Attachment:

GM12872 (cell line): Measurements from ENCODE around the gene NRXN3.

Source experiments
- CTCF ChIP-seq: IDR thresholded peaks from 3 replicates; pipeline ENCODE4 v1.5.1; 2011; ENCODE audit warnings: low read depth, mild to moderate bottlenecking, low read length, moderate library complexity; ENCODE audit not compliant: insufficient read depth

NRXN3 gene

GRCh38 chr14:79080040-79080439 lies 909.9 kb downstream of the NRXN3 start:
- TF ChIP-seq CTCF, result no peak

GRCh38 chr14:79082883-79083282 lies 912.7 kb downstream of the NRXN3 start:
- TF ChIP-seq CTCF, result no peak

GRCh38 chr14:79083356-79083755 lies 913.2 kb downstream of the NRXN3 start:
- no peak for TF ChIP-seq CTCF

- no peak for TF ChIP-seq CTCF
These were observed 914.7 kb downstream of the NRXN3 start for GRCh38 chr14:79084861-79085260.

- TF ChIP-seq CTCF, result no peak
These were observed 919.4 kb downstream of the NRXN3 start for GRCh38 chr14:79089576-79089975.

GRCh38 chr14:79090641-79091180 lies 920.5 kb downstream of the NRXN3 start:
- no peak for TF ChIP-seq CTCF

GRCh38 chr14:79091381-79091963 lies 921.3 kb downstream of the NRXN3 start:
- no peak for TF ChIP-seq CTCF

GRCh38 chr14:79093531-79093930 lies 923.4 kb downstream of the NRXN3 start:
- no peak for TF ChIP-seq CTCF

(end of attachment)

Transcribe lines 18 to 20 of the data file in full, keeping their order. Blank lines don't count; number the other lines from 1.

- no peak for TF ChIP-seq CTCF

GRCh38 chr14:79093531-79093930 lies 923.4 kb downstream of the NRXN3 start:
- no peak for TF ChIP-seq CTCF